Brandon Rail Bridge

Quadrangular Through Truss Bridge over Big Sioux River
Brandon, Minnehaha County, South Dakota

Click the Photo Above to See All Photos of This Bridge!
Name Brandon Rail Bridge
Built By Chicago, St. Paul, Minneapolis & Omaha Railway
Contractor Lassig Bridge & Iron Works of Chicago
Currently Owned By Ellis & Eastern Railroad
Length 470 Feet Total, 150 Foot Main Span
Width 1 Track
Height Above Ground 20 Feet (Estimated)
Type Quadrangular Through Truss and Trestle
Date Built 1889
Traffic Count 0 Trains/Day (Estimated)
Current Status Used Sparingly
CNW Bridge Number P-106
Significance Moderate Significance
In 1875, the Saint Paul & Sioux City Railway began feeling threatened by the competing Southern Minnesota Railway, which was beginning construction on building to Sioux Falls.

They formed the subsidiary Worthington & Sioux Falls Railway to construct the approximately 50 mile segment of main line from Agate Junction (near Worthington) to Sioux Falls, South Dakota.

It opened to Adrian, Minnesota by 1875, Luverne, Minnesota in 1876 and Sioux Falls in 1878.

In 1879, it would be continued west by the Chicago, St. Paul Minneapolis & Omaha Railway, reaching Mitchell by 1882.

In 1882, the CStPM&O became a subsidiary of the Chicago & North Western Railway.

The Chicago & North Western operated this line as a branch line, until 1888, when it abandoned the whole Agate Junction to Mitchell segment.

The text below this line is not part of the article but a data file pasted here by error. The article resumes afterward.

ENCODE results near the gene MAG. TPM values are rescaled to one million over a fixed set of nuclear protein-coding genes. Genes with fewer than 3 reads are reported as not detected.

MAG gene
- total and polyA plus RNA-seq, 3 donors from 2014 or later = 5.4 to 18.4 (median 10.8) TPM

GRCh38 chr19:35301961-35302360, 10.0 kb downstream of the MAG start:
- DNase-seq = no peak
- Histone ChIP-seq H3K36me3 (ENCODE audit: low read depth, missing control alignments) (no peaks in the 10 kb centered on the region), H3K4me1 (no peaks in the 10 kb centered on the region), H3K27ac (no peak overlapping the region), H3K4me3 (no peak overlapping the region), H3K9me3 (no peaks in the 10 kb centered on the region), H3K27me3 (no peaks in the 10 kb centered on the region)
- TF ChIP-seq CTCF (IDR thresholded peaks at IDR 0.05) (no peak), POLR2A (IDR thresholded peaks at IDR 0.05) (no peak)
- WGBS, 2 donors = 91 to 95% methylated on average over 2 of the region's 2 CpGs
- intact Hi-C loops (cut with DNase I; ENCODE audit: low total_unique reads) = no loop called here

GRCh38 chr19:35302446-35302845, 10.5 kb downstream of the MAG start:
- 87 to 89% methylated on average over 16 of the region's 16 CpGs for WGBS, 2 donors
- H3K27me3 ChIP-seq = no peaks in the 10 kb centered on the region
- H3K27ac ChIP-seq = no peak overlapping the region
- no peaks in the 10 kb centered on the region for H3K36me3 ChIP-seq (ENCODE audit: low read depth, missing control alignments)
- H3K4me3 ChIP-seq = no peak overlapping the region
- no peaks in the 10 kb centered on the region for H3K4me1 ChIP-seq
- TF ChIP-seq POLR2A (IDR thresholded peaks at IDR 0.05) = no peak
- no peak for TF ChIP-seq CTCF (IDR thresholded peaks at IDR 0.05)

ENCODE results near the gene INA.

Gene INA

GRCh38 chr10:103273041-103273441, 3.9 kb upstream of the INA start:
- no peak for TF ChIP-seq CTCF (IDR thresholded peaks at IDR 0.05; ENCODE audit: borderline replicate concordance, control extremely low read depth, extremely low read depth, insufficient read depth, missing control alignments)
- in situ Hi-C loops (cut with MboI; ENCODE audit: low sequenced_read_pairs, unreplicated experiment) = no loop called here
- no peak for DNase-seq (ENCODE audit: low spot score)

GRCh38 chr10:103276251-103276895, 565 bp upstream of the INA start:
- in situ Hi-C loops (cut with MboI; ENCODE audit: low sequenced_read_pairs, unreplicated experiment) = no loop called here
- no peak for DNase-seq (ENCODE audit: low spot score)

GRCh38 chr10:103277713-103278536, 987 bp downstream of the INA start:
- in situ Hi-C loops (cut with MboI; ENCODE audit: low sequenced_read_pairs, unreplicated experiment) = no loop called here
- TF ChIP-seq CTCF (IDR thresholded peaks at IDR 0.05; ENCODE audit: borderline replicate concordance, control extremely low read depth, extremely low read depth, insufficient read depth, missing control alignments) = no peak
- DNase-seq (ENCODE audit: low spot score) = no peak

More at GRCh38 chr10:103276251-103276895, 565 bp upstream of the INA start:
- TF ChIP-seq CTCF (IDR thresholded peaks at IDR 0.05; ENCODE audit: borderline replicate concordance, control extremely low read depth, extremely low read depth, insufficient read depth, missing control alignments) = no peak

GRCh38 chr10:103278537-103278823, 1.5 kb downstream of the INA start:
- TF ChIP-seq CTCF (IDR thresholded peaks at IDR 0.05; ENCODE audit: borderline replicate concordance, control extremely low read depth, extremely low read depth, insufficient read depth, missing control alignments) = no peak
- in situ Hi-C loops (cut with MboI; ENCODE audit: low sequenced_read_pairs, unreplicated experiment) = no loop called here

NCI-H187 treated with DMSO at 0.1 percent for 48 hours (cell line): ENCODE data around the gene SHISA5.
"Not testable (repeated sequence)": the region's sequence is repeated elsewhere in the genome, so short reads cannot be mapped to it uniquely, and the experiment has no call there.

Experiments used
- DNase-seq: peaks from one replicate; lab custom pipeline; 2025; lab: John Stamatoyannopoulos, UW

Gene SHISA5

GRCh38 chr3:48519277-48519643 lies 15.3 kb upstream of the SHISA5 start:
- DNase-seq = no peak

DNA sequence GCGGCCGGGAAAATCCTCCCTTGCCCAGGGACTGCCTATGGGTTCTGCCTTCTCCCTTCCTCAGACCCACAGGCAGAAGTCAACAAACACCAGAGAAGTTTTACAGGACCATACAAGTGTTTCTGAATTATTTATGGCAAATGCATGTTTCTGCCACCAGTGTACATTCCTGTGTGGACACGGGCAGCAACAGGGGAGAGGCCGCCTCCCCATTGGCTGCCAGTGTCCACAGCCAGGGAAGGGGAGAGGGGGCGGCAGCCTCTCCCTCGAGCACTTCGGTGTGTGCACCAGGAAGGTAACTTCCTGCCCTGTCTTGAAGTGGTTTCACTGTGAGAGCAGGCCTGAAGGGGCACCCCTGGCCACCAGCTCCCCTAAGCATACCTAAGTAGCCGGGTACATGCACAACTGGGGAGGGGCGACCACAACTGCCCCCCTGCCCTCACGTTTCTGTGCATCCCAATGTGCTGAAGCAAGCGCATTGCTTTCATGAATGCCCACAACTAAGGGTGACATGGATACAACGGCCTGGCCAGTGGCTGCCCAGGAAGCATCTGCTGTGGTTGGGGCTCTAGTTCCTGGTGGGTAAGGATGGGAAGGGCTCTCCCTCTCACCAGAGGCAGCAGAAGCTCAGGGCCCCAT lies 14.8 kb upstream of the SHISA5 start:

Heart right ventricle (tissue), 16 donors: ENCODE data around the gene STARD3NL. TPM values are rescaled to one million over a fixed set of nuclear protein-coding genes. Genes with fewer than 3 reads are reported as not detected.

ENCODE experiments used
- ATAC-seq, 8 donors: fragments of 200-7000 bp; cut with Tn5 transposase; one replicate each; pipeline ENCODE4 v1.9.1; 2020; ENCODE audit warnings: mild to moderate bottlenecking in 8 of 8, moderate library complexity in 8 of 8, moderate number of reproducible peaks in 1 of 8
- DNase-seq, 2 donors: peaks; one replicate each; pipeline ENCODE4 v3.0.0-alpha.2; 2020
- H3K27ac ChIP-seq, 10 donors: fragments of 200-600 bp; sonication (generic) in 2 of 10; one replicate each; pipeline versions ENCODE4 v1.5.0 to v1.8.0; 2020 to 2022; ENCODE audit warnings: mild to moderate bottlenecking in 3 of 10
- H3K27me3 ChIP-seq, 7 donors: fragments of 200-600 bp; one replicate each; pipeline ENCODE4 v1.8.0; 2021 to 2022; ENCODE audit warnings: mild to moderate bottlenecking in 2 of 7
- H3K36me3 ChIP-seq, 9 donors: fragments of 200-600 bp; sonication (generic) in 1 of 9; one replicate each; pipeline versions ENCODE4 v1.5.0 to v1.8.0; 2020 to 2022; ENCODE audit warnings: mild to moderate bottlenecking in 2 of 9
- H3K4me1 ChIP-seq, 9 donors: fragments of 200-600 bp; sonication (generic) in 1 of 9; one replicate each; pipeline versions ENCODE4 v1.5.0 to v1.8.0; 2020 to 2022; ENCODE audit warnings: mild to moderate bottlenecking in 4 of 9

The Buffalo Ridge Railroad Authority stepped in and purchased the line from Buffalo Ridge, through Sioux Falls to Agate the same year.

In 2015, the Minnesota Southern operates from Valley Junction to Agate, where it meets a Union Pacific mainline.

In addition, the Ellis & Eastern Railway serves from Brandon to Sioux Falls.

This old and historic truss bridge crosses the Big Sioux River just west of Brandon.

The bridge features a quadrangular through truss main span, which has a more "boxy" design than other similar structures.
This truss has riveted connections, and a pedimented portal bracing.

In addition, the bridge is approached by several spans of wooden trestle on either side.
The piers for the truss span are however made of stone, encased in concrete.

The author has ranked this structure as moderate significance for a number of reasons. The first is the age of the structure. The bridge is an early example of a Lassig Quadrangular Through Truss. In addition, it is a moderately early example of the design to start with.

The photo above is an overview.

Big Sioux River Railroad Bridges

Upstream BNSF Big Sioux River Bridge (Brandon)
Downstream IC Big Sioux River Bridge

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